The Annual Report 2016-2017, released by the Office of the CGPDTM has provided a detailed report of the recent changes in India’s IP regime. This post is a brief summary of the said report and an analysis of whether the recent changes have contributed in achieving the goal of the National IPR Policy 2016 which is ‘Creative India; Innovative India’.

During 2016-17, the total number of applications filed was 3,55,393 (a decrease of 0.37% from that of the previous year). The applications filed for Patents, Designs and Trademarks have decreased whereas applications filed for GI and Copyright have increased. During the year 2016-17, the total revenue generated was Rs. 608.31crore, which is about 4% higher than that of the previous year, while total expenditure was only Rs. 129.8 crore.


A total of 45,444 applications have been filed, 30,271 have been disposed of and 9,847 have been granted. The number of applications filed has decreased by 3.2% and grant of patents has increased by 55.3%. Online filing of patents has increased to 90%.

Foreign Applications:

The U.S has topped the list of foreign Applicants with 8,981 applications followed by Japan with 3,399 applications. Qualcomm Incorporated has filed the highest number of applications (1,840) amongst the list of foreign companies. It was followed by Samsung Electronics Co. Ltd which has filed 706 applications. The total number of Foreign Patents granted is 8,532.

Domestic Applications:

The state of Maharashtra with 3,513 applications continued to occupy the first position and Tamil Nadu, with 2,003 applications has occupied the 2nd position, Delhi with 1066 applications has occupied the 3rd position. No patent applications have been filed from Daman and Diu, Meghalaya and Sikkim. IIT has topped the list of Indian applicants by having filed a total of 400 patent applications collectively. It is elating to note that CSIR has occupied 3rd position having applied 225 applications and BHEL ranking 5th in the list has filed 174 patent applications. A total of 1,315 patents have been granted to Indian Applicants, out of which highest number of patents were granted to CSIR (104) followed by DRDO (80).

Field of patents:

The highest number of patent applications has been filed in the field of Electrical, Electronics and Related Subjects (19,640). The least number of patent applications has been filed in the field of Traditional Knowledge (84).



A total of 2,78,170 trademark applications have been filed, 5,32,230 have been examined, 2,50,070 have been registered and 2,90,444 applications have been disposed. The number of applications examined increased by 98.7%, whereas the number of registrations of trademarks showed an increase of 284.5%. Online filing of trademark applications has increased to 80%.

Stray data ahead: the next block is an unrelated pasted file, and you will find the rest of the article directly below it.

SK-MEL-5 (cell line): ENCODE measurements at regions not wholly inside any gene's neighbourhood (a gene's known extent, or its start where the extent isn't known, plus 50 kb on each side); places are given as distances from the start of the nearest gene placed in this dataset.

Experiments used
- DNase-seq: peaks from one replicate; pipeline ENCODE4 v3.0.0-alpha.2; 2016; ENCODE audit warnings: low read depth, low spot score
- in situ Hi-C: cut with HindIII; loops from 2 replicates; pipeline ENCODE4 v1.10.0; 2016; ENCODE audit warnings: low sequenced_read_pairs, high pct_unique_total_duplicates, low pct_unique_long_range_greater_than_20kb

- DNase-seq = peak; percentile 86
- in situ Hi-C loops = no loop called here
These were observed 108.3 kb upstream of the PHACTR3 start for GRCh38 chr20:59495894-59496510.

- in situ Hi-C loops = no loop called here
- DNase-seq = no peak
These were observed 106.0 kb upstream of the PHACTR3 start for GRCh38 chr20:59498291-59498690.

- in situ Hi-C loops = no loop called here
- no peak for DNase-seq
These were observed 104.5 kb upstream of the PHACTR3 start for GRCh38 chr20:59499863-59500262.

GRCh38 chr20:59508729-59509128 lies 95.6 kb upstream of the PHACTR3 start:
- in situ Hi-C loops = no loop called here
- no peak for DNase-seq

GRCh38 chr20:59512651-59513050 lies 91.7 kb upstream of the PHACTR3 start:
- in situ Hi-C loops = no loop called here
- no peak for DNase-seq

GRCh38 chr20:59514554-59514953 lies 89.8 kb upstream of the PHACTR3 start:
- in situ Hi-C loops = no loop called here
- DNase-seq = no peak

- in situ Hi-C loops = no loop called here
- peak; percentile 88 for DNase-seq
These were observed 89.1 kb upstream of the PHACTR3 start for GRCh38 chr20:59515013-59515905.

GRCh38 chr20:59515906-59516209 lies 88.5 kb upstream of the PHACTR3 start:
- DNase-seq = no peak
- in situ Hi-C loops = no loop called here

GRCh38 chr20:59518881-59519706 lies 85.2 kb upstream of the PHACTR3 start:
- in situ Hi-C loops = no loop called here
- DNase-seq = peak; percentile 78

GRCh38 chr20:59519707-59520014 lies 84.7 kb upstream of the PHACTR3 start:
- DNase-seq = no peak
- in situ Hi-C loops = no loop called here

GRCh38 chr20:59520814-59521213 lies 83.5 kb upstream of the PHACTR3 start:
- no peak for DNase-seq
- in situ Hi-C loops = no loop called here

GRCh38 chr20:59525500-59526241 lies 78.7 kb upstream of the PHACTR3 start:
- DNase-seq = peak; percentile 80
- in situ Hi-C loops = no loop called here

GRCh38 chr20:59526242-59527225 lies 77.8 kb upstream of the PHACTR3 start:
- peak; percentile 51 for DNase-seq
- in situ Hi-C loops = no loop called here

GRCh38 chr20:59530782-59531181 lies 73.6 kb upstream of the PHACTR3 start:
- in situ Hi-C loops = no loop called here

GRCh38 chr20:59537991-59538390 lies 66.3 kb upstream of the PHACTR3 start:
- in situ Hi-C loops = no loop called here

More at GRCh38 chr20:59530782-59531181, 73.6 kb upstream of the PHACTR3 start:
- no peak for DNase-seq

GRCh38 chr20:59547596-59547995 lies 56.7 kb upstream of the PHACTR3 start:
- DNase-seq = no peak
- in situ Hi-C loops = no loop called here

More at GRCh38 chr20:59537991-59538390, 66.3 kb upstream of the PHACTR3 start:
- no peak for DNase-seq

Foreign Applications:

The number of applications from foreign applicants has decreased to 11,440. The U.S continues to top the list with 3,792 applications and China occupies the second position with 1,360 applications. WIPO has notified 33,788 international registrations seeking protection of trademarks in India.

Domestic Applications:

The number of applications filed by Indians has decreased from the previous year to 2,66,730. The highest number of applications were filed at the Delhi branch of the Registry (1,04,249). Maharashtra has occupied the first position among the states, with 63,070 applications. Delhi with 51,563 applications has occupied the 2nd position.

Field of trademark:

The largest number of applications 40,578 was received in respect of goods in Class 5 (Pharmaceuticals, Veterinary and Sanitary Substances etc.).



A total of 10,213 design applications have been filed, 11,940 examined, 8,276 registered, 8,332 disposed out of which 56 applications were disposed through refusal and abandonment. Pendency of the examination of new applications has reduced from 8 months in March 2016 to one month in March 2017.

Foreign Applications:

There were 3,921 foreign applications filed, in total. The U.S has occupied the top position having filed 792 design applications followed by Japan with 508 applications. In the category of companies, the top position is occupied by Samsung Electronics Co. Ltd. with 180 applications and 241 registrations.

Domestic Applications:

The number of domestic applications is 6,292. Maharashtra has occupied the first position with 1,659 applications. Delhi occupied the 2nd position with 1,013 applications. The leading Indian applicant is Sabyasachi Couture with 308 applications and 387 registrations.

Field of Designs:

Among the applications originating from India, 684 have been filed under Class 09 (Packages and containers for the transport or handling of goods).



During the year 2016-17, the Registry has received 32 GI Applications and 1,548 GI Authorised User Applications out of which 1,466 have been registered. A total number of 34 Geographical Indications were registered and 28 applications were examined.


A total number of 16,617 applications were received, 16,584 applications were examined and, after examination, the discrepancies observed in respect of 12,988 new applications have been communicated to the Applicants for rectification. The Copyright Office has started displaying the applications received during the month on its website and the applicants can track the status of their application online.